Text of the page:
Mortgage
How Does LendingTree Get Paid?

How Does LendingTree Get Paid?

LendingTree is compensated by companies on this site and this compensation may impact how and where offers appears on this site (such as the order). LendingTree does not include all lenders, savings products, or loan options available in the marketplace.

What to Expect From Housing and the Economy in 2023

Editorial Note: The content of this article is based on the author’s opinions and recommendations alone. It may not have been reviewed, commissioned or otherwise endorsed by any of our network partners.

The year 2022 was somewhat of a mixed bag economically. Positives worth celebrating included the nation’s robust job market and the continued recovery from the COVID-19 pandemic. But there were significant negatives, from rampant inflation to rapidly rising interest rates.

The mixed nature of 2022 will likely persist into 2023, with some economic prospects likely to improve, while others could worsen. Here are the LendingTree predictions for the state of housing, jobs and the economy in 2023.

2023 housing and economic predictions

Average interest rates on 30-year fixed mortgages will be between 5.5% and 6.5% when 2023 ends

Given mortgage rates’ volatility in 2022, it’s impossible to say with total certainty where they’ll land when 2023 ends. After peaking at 7.08% in the second week of November, the average rate for 30-year fixed mortgages fell to 6.42% by the end of December, owing to good inflation news.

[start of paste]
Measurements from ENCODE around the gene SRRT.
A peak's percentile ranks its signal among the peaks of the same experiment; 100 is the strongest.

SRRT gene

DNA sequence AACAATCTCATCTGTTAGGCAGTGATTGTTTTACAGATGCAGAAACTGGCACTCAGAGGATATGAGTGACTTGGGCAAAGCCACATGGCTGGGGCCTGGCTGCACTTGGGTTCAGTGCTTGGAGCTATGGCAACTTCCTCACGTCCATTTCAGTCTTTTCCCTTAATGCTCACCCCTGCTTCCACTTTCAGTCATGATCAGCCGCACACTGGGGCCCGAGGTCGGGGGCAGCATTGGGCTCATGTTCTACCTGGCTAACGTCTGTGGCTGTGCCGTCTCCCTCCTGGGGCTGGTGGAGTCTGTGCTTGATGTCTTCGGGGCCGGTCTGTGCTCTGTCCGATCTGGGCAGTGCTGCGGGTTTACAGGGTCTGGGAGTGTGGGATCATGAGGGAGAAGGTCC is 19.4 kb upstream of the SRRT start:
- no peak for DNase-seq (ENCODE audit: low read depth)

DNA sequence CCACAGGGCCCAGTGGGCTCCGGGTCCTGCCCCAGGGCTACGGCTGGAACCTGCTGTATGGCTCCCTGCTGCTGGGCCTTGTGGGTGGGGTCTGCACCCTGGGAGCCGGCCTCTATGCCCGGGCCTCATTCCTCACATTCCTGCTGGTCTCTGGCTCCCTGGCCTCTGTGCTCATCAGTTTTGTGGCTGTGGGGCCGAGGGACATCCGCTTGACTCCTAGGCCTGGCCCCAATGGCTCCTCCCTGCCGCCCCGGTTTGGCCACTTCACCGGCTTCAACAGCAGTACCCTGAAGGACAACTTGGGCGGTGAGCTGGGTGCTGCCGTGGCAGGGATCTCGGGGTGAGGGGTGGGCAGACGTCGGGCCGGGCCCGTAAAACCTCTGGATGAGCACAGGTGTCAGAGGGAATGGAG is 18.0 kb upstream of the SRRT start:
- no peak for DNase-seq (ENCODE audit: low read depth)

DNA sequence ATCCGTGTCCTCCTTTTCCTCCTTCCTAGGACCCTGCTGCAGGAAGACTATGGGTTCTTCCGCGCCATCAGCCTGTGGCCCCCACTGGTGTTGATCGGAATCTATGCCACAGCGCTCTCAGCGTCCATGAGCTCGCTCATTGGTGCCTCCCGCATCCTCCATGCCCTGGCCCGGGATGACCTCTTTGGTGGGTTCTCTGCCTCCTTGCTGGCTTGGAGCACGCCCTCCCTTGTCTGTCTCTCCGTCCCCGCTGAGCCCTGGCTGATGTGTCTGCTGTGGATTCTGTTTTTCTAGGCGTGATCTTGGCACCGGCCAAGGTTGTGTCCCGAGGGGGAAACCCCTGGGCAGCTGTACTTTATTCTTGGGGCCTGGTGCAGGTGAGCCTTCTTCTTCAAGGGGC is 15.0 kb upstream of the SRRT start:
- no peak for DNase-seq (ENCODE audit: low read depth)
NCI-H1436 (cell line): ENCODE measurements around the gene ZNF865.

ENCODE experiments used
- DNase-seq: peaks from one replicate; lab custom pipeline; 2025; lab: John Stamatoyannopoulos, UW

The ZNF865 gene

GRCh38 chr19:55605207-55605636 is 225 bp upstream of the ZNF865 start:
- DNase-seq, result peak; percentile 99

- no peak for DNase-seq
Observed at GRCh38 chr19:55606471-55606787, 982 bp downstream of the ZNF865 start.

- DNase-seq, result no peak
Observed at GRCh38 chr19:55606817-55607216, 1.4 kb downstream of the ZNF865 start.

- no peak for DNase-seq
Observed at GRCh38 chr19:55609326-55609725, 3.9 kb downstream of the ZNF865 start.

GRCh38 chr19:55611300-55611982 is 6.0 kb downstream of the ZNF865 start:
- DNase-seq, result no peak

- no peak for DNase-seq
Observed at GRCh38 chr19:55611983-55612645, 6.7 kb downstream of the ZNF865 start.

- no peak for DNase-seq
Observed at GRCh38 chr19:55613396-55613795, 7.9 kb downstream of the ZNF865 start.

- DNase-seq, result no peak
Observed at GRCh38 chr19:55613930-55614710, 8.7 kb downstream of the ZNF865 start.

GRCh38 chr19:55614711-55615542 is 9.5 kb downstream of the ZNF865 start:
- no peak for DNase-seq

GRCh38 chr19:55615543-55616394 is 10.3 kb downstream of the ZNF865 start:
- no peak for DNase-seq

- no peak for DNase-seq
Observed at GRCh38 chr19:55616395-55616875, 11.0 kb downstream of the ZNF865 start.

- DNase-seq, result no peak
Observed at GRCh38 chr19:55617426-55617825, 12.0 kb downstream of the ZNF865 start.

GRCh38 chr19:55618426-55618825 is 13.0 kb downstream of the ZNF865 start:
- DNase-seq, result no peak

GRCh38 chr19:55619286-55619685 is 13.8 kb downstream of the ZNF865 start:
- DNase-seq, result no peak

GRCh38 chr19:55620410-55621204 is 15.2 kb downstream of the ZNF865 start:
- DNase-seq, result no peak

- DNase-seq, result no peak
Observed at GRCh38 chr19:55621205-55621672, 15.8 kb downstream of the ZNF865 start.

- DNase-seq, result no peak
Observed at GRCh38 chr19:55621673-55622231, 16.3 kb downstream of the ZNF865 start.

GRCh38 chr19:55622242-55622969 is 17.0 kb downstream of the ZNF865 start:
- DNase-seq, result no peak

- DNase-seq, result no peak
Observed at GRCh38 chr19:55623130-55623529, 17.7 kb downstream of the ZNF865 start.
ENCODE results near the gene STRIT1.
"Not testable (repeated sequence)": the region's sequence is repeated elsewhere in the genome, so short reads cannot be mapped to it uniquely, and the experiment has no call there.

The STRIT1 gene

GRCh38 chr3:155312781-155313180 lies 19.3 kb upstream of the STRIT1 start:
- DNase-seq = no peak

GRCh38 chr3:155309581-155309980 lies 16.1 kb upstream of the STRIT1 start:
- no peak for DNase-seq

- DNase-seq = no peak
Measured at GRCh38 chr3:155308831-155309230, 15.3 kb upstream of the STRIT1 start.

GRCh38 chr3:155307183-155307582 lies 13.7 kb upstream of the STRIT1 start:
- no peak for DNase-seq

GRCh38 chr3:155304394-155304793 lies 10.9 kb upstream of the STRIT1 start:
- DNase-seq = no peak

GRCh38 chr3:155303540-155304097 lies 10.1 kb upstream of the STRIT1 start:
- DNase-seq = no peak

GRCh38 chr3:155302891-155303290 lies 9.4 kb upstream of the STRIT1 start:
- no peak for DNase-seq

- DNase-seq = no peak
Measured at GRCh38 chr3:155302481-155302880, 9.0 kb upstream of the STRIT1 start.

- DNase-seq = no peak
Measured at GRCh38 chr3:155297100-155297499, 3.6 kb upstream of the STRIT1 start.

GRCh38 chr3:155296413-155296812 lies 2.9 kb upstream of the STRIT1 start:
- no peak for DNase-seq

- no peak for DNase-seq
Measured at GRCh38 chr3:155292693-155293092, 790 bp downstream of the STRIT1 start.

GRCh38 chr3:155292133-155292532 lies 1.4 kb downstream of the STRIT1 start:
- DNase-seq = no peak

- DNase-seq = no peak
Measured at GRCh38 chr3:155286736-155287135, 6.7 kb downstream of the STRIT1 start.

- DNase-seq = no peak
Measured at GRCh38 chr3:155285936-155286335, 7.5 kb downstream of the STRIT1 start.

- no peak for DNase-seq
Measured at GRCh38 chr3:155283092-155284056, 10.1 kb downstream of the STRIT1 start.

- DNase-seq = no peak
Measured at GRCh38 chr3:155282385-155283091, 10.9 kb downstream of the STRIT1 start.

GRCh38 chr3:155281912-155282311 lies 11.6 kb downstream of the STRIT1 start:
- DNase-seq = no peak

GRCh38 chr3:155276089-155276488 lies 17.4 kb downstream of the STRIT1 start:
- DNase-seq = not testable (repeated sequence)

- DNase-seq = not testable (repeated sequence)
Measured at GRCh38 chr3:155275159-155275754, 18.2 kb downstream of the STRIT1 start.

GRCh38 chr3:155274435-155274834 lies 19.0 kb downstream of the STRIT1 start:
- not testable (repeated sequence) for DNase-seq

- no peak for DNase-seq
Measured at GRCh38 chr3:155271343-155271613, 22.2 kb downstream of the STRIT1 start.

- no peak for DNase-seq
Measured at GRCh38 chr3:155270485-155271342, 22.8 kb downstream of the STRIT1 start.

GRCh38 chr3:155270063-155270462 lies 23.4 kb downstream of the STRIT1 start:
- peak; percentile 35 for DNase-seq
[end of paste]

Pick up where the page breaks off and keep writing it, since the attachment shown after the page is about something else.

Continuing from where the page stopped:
If inflation news remains good, rates over the coming year will likely stabilize near where they were at the end of 2022, or even continue to fall. That said, borrowers shouldn’t expect rates to fall to anywhere near their record 2021 lows, or even as low as at the start of 2022, when the average rates for 30-year fixed mortgages were 2.65% and 3.22%, respectively.

Home prices will fall between 5% and 10% nationally year over year

Home prices won’t necessarily fall everywhere, but a combination of relatively high rates and weak homebuyer demand will likely push down prices nationwide in 2023.

While a 5% to 10% drop may seem steep, declines this year are unlikely to wipe out the home price gains many houses saw over the past few years. For example, according to the S&P/Case-Shiller U.S National Home Price Index, home prices increased by 11.33% from January 2020 to January 2021 and 19.25% from January 2021 to January 2022. Though home price growth has since decelerated, prices rose by 10.65% year over year in September 2022.

Owing to these gains, price drops of 5% to 10% would still leave the housing market much pricier than before the pandemic.

The unemployment rate will finish 2023 by rising above 4%

Over the coming months, businesses will likely continue layoffs and other cost-cutting measures that’ll push unemployment above its current 3.7% level (as of November 2022). Rising unemployment may seem scary — especially since it means some people will lose their jobs — but the jobless rate rising to 4.5% or 5% would still be relatively low historically.

Year-over-year inflation growth will fall to between 3% and 4% by the end of 2023

Diminished demand resulting from the Federal Reserve’s rate policies, higher unemployment and improvements to global supply chains should help bring down inflation as the year progresses.